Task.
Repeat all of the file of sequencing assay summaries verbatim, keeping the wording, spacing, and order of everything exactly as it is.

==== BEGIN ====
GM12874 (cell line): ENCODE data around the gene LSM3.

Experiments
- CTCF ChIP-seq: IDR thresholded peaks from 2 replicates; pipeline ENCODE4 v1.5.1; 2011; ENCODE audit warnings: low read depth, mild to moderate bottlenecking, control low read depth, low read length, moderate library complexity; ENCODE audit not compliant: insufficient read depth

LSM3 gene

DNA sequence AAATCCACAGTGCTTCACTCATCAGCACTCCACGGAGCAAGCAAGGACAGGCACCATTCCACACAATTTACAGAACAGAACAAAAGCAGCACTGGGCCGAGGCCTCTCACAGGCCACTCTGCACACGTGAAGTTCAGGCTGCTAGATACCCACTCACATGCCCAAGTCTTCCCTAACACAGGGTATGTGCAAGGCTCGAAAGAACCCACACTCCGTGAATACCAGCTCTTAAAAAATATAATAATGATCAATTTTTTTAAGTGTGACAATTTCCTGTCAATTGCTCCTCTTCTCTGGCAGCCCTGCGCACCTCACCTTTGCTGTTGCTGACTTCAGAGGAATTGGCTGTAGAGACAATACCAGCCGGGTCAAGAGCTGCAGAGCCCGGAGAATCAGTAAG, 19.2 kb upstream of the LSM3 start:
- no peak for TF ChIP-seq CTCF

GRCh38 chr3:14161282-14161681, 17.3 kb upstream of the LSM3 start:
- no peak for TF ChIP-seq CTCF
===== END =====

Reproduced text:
GM12874 (cell line): ENCODE data around the gene LSM3.

Experiments
- CTCF ChIP-seq: IDR thresholded peaks from 2 replicates; pipeline ENCODE4 v1.5.1; 2011; ENCODE audit warnings: low read depth, mild to moderate bottlenecking, control low read depth, low read length, moderate library complexity; ENCODE audit not compliant: insufficient read depth

LSM3 gene

DNA sequence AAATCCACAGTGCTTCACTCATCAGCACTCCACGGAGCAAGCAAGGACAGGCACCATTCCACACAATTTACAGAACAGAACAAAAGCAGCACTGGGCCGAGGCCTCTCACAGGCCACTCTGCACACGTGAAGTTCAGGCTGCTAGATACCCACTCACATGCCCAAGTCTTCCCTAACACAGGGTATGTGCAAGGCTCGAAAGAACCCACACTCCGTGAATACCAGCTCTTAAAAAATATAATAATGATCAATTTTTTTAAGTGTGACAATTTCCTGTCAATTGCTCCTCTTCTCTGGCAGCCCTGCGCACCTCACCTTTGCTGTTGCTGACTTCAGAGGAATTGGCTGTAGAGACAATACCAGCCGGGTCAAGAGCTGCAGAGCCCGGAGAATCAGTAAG, 19.2 kb upstream of the LSM3 start:
- no peak for TF ChIP-seq CTCF

GRCh38 chr3:14161282-14161681, 17.3 kb upstream of the LSM3 start:
- no peak for TF ChIP-seq CTCF